Friday, December 2, 2016

The Power of the Poetic: Poet Laureates Local & Global


It came in the mail today and I'm listening now to my newest Dylan CD, The Real Royal Albert Hall 1966 Concert! (Exclamation point in the title.) It has become apparent that with the Nobel Prize announcement everything Mr. Dylan has ever done is being revisited and being amped up in importance. 2016 is the 50th anniversary of a major year in the young poet performer's life. From a marketing point of view, one could not possibly ask for a more powerful endorsement of one's career than the Nobel Prize which was announced in October, to be celebrated next weekend.

The Wall Street Journal today published a front page story about this event with the title Bob Dylan Is Blowin' Everybody Off, But Minnesotans Don't Mind.  I like the way they used the word Blowin' which hearkens back to Mr. Dylan's second album The Freewheelin' Bob Dylan and its opening cut "Blowin' in the Wind."

This alone shows the power of Dylan's music and influence. Can you imagine a Wall Street Journal article in the 1960's that would headline a story with the slang Blowin' or Changin' or anything so anti-establishmentarian?

Dylan has spent a lifetime knocking the masters of war, haranguing the rednecks who pummeled Emmett Tell, denouncing the pathetic murderers of Medgar Evers and Hattie Carroll... and has now been endorsed and recognized as an important voice for our world in our time.

In Our Time was the title of Ernest Hemingway's first published book of short stories, another American winner of the Nobel Prize for Literature. Whatever people think of the man himself (he has his detractors) his influence and impact on the direction of literature is indisputable. For me personally, In Our Time was a life-changing experience. In the same way, as has been previously noted by John Bushey and many others, Dylan had a similar influence and impact on rock and roll, the signature sound of the Sixties.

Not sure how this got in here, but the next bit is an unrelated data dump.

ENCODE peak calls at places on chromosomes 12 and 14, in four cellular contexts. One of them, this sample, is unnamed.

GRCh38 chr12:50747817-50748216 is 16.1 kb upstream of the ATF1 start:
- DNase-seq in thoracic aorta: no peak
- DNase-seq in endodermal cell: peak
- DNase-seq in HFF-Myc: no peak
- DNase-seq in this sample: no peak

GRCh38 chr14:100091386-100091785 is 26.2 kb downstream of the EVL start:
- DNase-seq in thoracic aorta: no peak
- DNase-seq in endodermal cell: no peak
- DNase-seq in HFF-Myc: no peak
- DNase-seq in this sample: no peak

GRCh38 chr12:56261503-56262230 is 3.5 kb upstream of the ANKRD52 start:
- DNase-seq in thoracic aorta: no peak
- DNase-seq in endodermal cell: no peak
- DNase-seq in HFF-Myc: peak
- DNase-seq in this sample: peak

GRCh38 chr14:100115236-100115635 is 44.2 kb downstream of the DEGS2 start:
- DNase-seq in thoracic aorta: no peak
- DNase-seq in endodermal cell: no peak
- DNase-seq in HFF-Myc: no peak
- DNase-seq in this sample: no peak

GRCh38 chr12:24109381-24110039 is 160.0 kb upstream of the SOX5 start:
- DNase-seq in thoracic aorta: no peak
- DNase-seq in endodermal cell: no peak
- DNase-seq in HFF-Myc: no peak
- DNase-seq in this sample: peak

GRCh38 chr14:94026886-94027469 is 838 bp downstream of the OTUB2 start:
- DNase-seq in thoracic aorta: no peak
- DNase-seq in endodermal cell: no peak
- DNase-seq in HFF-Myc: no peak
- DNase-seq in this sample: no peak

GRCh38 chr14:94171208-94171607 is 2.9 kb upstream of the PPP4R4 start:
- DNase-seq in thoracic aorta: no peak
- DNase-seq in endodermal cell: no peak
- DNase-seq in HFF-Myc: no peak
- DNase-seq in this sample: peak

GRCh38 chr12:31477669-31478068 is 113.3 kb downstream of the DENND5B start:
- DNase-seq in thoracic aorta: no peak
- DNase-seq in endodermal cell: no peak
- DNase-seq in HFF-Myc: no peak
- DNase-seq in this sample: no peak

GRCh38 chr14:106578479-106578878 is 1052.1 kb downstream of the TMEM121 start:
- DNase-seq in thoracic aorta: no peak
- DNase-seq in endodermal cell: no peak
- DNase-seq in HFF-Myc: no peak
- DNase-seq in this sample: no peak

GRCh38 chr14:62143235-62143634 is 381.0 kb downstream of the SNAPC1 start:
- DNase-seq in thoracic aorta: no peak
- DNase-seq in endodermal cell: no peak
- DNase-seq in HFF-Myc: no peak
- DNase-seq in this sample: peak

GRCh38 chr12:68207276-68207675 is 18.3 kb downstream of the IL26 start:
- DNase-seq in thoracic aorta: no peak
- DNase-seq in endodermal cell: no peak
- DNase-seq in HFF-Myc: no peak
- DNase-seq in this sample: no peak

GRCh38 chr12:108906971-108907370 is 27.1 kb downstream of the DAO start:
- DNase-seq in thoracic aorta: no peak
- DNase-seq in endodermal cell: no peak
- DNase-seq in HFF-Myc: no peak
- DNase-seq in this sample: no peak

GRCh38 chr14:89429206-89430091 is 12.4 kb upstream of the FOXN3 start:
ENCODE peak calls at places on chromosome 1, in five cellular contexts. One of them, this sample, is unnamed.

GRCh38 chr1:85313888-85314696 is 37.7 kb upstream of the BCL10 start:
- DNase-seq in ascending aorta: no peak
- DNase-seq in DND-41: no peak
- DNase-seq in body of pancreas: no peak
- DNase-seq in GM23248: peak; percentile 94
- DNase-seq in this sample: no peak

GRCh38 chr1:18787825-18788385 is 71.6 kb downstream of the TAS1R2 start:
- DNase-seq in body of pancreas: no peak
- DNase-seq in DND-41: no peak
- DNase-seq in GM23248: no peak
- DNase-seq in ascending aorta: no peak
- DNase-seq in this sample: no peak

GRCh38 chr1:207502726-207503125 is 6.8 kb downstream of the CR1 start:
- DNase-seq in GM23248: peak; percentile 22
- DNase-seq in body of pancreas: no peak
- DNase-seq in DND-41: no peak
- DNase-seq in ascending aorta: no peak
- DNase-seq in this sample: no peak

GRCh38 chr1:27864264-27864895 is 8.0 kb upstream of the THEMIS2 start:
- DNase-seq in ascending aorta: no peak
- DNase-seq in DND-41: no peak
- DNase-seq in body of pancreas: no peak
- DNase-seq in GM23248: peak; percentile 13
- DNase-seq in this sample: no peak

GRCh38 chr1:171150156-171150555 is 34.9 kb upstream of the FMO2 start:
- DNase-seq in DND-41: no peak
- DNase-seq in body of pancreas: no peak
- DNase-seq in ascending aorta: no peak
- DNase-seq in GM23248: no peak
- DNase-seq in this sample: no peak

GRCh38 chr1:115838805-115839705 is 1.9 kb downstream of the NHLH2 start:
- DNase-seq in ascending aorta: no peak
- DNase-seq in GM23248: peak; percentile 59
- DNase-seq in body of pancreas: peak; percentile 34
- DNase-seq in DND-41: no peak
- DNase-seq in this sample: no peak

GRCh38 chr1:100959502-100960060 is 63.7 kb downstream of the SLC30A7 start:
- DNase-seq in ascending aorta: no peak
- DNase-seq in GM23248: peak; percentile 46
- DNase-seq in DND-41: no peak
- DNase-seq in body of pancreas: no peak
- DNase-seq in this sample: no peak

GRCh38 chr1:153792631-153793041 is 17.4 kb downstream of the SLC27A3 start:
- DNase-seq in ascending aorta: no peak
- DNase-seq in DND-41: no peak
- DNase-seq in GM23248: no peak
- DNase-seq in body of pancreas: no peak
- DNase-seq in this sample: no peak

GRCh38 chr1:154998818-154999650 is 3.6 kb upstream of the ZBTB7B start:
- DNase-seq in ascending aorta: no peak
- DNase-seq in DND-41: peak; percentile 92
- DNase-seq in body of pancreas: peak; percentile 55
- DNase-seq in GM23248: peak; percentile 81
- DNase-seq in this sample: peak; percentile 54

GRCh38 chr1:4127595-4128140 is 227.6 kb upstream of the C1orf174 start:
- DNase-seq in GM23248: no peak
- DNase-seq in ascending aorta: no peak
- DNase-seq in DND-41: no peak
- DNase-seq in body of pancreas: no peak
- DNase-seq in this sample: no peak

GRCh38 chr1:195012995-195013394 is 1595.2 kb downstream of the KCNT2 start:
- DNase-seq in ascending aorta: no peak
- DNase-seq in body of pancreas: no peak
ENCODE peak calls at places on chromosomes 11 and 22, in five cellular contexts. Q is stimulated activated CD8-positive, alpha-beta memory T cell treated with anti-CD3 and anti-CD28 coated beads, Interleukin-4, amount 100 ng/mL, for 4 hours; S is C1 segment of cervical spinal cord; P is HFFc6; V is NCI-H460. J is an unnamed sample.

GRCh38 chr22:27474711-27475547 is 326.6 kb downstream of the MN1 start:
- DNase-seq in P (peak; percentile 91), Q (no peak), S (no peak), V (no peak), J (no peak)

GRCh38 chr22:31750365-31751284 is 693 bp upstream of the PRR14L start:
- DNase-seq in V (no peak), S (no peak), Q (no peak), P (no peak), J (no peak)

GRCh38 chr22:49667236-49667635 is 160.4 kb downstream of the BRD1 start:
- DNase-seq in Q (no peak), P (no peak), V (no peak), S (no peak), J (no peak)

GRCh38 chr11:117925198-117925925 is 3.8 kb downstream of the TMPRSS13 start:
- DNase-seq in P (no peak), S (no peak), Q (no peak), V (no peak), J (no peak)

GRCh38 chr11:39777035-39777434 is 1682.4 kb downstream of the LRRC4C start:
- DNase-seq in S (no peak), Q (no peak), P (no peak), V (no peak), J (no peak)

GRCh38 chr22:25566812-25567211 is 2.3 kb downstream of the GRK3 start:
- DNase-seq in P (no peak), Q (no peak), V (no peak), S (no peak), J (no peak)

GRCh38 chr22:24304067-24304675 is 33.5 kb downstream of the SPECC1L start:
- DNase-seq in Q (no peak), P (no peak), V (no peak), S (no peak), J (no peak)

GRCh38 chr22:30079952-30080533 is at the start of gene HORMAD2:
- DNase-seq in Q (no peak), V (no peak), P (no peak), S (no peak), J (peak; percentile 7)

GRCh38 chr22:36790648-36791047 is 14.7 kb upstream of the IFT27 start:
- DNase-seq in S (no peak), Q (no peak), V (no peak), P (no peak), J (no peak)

All this to say, yes, Mr. Dylan is worthy of this recognition and honor. He has been more than a songwriter, more than a performer. His presence has made a difference that will extend far beyond his moment in time.

* * * *

In our local community poetry has emerged to become a surprisingly vibrant feature of the Duluth arts scene. That a Nobel Laureate was born here may be a contributing variable in the equation, or maybe there's just something in the water.

This Sunday there will be a ceremony and inaugural reading by the incoming Duluth Poet Laureate Ellie Schoenfeld at the Peace United Church of Christ. I for one have been a longtime fan of Ms. Schoenfeld's pointed and inventive turns of phrase.

Here's a piece from her most recent collection titled The Dark Honey.

Taking It Off

Some years are just
one hair shirt layered onto another,
each one doing its best
to fuse with skin.

Now is the time
I will finally peel them off,
a slow psychological striptease.
I examine each one only briefly
then throw it
onto an enormous fire,
that original bonfire
fueled by grace and forgiveness,
by the bones
of a thousand other troubles.
Its tongues of flame
sing torch songs and the blues, praises
for every dull, flawed, and disastrous thing.
Its flames lick and illuminate wounds,
leave smoke and spark and new mirrors.

Finally the last one comes off.
I stand here
naked and perfect.
Just like you.
Just like everyone.

* * * *

Meantime, life goes on all around you. Open your eyes.

No comments: